“All I said was that I wanted him to play 15 meters further up the pitch,” Maradona said, when asked about Riquelme’s decision. “What have I done for him to be scared of me? If I can’t say how I want my players to play, then I’m in the oven.”

With “only” 51 international caps, Riquelme is no Raúl or Donovan. His erratic temperament also mitigated his preternatural ability, making him more an object of impassioned debate than blind loyalty. At least, when juxtaposed against potential qualifying disappointment and the legend that is Diego Maradona, Riquelme’s stance was never going to move the masses.

So it was that an iconic player’s career ended amid a personality conflict. Lionel Messi was moved into the middle and, despite fan expectations that he’d score more goals, had an effective World Cup. Though they did not having a clear replacement, Argentina moved on without Riquelme. even if it was unclear how they’d replace him. Ultimately, Argentina was fine without Riquelme.

Out of the team for much of the Klinsmann era, Donovan’s absence no longer carries the uncertainties of Riquelme’s departure. Without the man they saw as their best player, United States fans have seen a capable if more limited U.S. squad navigate its obstacles. If there was a time when the exclusion of a Donovan-like talent would inspire questions and doubts, questions are all the remain.


“I beg the Brazilian fans that they support us,” were Dunga’s words, an incredible plea considering the man’s own playing résumé. A World Cup-winner with 91 caps, the midfield stalwart would garner the benefit of the doubt under most circumstances, but after omitting Ronaldinho from his 2010 World Cup squad, the Brazil boss was forced into a more emotional appeal.

“If they don’t like me or any other thing, that’s fine, but I want [the Brazilian fan] to support us, to be a patriot.”

source: APEven at that point, in May 2010, Ronaldinho’s fading skill was obvious. And given the focal point he’d been in previous squads, it wasn’t surprising Dunga wished to move on from Gaucho’s era. Having built a team that would rely on robust defending and counterattacking prowess, the world’s number one team was no place for a floating icon who, while still being one of the world’s most skilled players, didn’t fit the scheme.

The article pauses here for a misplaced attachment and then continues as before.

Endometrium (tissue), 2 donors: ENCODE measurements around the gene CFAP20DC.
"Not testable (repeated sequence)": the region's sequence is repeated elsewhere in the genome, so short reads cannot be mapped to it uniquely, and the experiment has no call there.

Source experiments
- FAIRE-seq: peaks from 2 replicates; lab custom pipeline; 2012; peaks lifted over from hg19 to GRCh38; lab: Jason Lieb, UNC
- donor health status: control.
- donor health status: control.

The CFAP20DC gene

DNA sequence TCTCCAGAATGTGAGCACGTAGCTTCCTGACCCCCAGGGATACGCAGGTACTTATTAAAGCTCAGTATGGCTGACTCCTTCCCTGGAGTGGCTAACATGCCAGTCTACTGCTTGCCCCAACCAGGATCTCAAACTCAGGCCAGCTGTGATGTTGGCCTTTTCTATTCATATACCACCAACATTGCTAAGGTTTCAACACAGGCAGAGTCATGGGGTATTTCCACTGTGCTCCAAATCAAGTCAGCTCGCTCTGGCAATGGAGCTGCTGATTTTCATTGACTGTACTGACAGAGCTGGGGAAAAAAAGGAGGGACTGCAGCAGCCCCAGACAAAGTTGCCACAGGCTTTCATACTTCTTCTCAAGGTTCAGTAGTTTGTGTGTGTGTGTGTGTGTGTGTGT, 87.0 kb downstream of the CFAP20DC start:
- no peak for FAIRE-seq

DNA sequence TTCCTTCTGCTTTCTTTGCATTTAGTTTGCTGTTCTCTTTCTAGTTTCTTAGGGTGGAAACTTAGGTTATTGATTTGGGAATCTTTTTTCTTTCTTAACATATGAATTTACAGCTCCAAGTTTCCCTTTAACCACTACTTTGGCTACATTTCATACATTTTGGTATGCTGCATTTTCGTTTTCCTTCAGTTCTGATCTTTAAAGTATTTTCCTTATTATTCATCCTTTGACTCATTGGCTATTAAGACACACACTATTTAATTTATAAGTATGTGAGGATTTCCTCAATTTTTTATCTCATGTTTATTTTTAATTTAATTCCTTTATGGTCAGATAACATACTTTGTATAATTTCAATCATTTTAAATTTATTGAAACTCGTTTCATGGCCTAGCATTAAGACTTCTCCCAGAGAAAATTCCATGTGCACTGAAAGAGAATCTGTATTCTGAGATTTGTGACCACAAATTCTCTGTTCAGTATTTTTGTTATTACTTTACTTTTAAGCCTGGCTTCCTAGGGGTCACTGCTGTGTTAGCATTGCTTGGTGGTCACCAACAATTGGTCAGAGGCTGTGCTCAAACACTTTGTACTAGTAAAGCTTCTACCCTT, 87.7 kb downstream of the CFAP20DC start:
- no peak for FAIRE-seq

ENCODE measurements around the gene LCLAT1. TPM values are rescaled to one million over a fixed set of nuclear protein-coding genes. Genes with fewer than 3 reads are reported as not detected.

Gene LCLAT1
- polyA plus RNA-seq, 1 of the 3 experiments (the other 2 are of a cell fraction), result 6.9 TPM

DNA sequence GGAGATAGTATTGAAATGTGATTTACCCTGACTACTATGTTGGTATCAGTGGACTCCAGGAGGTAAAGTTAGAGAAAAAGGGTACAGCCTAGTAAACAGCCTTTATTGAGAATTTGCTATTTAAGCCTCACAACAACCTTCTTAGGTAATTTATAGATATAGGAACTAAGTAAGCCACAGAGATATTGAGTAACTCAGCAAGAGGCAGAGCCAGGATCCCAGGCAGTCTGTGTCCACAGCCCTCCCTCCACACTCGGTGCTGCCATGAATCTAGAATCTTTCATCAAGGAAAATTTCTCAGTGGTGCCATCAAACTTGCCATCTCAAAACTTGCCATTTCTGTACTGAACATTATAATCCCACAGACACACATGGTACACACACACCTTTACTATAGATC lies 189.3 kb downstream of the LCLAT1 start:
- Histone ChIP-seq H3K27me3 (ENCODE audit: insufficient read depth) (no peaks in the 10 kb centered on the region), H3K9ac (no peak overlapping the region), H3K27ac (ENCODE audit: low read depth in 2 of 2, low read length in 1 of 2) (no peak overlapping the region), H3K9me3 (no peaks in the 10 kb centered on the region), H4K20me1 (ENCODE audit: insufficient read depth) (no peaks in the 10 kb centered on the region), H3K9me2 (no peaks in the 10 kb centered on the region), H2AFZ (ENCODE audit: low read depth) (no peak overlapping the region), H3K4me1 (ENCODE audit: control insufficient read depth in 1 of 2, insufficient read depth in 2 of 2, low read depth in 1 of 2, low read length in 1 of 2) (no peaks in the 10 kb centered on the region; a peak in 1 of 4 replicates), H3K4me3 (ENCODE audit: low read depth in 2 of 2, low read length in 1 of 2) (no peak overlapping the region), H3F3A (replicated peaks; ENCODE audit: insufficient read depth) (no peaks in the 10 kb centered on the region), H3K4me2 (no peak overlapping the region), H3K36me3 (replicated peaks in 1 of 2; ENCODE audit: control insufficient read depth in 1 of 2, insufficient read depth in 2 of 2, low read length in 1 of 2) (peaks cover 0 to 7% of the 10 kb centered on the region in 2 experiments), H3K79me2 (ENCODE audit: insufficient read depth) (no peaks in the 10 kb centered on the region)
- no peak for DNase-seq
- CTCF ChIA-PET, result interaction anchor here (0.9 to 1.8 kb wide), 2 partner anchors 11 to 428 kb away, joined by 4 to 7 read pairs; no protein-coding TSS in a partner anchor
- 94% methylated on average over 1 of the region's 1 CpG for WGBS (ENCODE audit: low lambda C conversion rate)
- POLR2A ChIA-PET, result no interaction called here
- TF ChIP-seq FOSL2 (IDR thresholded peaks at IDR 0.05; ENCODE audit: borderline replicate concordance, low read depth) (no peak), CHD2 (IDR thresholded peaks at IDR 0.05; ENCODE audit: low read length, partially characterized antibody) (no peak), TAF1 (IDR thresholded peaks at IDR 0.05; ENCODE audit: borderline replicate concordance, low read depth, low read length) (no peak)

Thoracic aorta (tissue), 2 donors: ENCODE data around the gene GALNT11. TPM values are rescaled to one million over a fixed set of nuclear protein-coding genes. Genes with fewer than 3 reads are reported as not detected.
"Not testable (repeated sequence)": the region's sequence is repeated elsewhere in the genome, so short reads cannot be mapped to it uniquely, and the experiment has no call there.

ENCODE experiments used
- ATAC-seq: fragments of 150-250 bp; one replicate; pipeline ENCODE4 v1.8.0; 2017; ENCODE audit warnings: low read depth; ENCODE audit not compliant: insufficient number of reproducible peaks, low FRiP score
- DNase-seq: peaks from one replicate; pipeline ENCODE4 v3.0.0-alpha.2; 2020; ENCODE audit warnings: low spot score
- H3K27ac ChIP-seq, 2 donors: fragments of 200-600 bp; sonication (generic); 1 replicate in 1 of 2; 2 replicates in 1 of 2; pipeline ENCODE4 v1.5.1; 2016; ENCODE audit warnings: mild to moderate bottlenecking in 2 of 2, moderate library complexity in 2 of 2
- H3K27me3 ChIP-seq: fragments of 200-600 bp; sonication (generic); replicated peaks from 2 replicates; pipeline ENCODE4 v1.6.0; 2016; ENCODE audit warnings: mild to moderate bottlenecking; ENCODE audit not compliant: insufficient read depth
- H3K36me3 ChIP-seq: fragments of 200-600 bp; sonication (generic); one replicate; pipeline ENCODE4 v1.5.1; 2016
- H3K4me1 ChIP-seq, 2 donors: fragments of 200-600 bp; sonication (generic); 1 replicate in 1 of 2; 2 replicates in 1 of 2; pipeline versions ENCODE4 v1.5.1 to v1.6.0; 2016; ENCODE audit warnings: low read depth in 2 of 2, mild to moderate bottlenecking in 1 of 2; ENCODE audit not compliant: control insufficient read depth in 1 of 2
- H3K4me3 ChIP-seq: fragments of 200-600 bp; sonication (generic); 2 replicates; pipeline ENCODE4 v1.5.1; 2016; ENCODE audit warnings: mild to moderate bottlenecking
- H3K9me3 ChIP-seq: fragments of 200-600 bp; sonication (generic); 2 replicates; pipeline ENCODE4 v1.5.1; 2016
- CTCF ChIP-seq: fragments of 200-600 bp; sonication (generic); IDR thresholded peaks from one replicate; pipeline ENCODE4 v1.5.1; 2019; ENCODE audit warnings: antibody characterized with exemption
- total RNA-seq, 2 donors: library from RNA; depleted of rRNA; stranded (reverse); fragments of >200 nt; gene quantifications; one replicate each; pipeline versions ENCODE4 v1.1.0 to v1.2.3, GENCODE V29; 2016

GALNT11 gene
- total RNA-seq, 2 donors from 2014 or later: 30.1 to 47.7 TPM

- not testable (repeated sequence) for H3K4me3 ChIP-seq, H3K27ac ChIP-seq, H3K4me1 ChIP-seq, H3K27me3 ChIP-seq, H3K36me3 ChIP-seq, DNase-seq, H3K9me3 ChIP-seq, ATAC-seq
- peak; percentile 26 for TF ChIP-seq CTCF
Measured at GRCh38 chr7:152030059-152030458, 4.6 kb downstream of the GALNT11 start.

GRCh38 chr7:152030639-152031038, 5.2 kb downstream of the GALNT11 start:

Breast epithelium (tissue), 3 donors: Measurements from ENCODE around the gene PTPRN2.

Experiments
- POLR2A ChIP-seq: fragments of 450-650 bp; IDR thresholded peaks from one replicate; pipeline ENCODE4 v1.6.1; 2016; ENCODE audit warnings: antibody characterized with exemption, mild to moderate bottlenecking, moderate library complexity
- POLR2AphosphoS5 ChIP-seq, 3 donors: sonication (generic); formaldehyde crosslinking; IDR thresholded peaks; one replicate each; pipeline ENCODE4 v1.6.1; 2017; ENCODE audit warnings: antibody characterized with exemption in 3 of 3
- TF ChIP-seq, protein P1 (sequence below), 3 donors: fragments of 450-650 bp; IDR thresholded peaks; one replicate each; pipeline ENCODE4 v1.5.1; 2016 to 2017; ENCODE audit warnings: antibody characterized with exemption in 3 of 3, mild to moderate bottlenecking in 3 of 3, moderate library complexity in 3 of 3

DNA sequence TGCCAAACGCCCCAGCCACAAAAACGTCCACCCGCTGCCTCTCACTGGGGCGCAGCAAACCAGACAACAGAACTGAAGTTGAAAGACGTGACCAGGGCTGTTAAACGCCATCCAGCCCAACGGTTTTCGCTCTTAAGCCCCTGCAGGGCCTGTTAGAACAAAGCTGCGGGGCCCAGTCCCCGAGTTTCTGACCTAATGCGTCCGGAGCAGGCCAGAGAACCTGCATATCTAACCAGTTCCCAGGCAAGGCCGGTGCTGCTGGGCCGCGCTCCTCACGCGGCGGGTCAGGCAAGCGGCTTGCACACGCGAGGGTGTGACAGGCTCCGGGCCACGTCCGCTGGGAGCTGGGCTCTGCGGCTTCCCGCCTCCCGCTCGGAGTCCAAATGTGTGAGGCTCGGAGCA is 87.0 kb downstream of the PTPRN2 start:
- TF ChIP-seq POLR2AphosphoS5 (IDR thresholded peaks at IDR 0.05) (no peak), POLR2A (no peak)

Tell that to a Brazilian public who’d created the icon. Pele may have been the country’s best overall player, and by 2010 Messi had ascended to his global pedestal, but to those loyal to the style Ronaldinho brought, Gaucho was the counterpoint to each. Numbers are nice, and everybody loves goals, but who nobody could match Ronaldinho’s skill on the ball? Chasing a goal late, needing something that transcends tactics, that had to be worth something. Right?

It’s the type of appeal you’ll hear about the Algeria game – Donovan’s transcendant moment. Beyond explanation, beyond anything you can draw up on a white board, when you need a goal late, who would you rather have on the field? Most U.S. fans would rather have Donovan.

Brazil’s quarterfinal exit in South Africa left Ronaldinho’s supporters with a level of vindication, as did his recall under Dunga’s successor, Mano Menezes. But Dunga had long thrived without the former Ballon d’Or winner. The Seleçao were the reigning South American champions and had won the Confederations Cup the year before. They went into South Africa as the world’s number one team. While Brazil’s fans missed their idol, it’s unclear their team actually did.


It would be a mistake to draw direct parallels. Raúl is distinct, as is Riquelme, Ronaldinho and Donovan. It’s what makes their exclusions noteworthy. If we were talking about players easily compared to others, we wouldn’t be talking at all.

But there is something in each scenario that can be drawn on when thinking of Landon Donovan. Raúl’s iconography and importance within the Spanish team made his exclusion seem impossible, form be damned. Riquelme’s unlikely retirement came as expectations of his role changed – amid his inability (or, unwillingness) to accept his new world. And with Ronaldinho, fans passionate about a singular player were unable to see the bigger picture.